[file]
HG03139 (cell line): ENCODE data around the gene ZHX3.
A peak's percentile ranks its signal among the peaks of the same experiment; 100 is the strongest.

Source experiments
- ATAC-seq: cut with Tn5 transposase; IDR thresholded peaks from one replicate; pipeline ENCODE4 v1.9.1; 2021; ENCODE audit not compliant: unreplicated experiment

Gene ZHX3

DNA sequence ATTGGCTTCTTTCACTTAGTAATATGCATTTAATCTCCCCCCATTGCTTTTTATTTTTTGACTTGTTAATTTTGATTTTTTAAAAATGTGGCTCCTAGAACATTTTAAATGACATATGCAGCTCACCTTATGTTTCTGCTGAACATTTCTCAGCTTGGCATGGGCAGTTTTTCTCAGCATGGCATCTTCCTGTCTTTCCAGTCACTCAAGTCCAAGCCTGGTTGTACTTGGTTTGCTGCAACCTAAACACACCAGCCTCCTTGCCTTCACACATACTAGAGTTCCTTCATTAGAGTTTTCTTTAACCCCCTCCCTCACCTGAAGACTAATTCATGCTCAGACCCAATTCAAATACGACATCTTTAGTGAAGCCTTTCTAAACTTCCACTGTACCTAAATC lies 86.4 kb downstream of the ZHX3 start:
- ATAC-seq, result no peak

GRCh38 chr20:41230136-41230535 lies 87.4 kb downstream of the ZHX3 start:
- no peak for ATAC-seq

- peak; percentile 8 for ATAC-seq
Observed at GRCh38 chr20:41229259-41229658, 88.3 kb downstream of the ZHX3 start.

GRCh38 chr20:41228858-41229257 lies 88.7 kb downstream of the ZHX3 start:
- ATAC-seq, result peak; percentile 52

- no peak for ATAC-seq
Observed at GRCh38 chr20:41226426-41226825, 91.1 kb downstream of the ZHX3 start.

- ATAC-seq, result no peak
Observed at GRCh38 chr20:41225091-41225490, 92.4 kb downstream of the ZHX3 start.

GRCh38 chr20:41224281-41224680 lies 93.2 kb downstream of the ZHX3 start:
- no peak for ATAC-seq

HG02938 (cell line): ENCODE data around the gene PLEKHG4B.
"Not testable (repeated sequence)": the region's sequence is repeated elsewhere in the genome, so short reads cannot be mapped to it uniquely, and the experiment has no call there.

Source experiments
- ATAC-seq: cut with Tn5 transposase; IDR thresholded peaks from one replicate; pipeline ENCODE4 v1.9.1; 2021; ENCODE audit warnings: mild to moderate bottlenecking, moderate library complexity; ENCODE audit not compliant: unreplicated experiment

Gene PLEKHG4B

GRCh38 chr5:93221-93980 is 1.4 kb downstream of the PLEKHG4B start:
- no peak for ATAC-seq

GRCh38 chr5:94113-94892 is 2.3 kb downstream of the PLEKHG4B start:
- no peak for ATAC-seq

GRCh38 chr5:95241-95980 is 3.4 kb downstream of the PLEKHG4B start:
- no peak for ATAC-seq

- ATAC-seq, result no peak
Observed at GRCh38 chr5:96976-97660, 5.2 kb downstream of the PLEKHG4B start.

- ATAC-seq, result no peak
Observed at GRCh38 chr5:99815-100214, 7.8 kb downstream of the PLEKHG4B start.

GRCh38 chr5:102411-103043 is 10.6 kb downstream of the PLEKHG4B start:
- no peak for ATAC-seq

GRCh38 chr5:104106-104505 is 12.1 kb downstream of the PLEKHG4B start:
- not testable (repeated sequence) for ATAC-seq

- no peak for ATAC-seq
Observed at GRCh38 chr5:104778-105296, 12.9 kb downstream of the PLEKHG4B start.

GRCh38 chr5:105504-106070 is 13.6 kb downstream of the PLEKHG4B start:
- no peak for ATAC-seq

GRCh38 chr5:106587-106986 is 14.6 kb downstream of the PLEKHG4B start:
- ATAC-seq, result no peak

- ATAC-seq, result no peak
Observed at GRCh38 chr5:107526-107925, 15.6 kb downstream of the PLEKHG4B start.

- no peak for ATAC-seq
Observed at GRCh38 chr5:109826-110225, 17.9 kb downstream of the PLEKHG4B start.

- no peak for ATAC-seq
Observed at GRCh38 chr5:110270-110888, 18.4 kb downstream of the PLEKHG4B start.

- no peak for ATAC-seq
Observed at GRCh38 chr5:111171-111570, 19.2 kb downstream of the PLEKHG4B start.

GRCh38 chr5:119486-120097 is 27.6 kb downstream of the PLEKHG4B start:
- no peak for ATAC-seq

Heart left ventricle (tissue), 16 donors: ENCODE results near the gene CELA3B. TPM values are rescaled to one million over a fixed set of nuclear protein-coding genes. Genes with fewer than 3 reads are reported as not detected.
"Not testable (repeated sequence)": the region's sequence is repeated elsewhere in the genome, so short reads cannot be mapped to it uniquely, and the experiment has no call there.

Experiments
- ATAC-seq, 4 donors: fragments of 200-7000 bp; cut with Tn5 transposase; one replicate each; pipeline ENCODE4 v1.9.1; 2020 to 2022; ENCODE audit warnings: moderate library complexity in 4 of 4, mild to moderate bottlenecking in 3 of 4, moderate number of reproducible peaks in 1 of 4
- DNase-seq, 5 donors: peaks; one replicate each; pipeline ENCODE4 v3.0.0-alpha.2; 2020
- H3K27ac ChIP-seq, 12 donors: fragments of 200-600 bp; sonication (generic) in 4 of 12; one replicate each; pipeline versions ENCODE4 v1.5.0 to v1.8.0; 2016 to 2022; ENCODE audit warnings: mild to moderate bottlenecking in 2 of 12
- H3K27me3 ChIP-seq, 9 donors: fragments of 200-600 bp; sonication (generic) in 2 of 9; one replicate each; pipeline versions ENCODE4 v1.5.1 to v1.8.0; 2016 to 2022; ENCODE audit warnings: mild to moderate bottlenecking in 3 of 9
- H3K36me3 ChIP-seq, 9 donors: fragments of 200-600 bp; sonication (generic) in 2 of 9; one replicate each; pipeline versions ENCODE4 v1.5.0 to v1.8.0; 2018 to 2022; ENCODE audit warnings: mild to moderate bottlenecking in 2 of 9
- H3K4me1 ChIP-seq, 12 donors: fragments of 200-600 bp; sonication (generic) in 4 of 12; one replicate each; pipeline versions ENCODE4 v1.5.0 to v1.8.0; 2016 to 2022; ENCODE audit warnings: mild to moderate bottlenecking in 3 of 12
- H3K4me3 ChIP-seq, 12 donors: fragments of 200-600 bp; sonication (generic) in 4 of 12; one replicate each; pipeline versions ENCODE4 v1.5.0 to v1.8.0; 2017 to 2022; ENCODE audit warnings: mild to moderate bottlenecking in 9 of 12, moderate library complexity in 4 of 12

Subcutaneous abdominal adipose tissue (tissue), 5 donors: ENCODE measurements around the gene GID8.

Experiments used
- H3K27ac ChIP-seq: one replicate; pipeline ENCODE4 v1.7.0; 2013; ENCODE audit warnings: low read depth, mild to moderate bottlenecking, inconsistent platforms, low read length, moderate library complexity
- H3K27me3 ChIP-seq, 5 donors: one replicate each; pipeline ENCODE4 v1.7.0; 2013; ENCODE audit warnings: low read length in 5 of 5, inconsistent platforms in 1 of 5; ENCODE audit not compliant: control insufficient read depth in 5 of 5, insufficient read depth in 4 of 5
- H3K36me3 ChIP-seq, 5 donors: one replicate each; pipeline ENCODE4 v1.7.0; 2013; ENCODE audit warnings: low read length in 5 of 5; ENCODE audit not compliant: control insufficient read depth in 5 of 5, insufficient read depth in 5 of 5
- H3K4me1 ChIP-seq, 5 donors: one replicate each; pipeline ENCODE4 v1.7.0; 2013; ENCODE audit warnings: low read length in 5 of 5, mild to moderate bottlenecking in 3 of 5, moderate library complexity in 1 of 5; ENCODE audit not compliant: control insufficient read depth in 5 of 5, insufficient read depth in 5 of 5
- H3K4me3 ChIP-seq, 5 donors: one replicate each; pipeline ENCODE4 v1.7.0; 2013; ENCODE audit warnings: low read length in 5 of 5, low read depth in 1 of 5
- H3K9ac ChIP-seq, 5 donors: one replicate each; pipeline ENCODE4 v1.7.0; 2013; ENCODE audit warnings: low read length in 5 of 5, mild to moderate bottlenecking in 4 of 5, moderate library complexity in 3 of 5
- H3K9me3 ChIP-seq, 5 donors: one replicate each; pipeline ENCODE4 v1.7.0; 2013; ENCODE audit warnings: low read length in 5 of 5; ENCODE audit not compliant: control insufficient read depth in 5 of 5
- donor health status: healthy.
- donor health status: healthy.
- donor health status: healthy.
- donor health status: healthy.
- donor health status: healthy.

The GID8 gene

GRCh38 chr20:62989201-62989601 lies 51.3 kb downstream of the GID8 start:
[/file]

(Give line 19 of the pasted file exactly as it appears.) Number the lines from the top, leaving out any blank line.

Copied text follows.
- no peak for ATAC-seq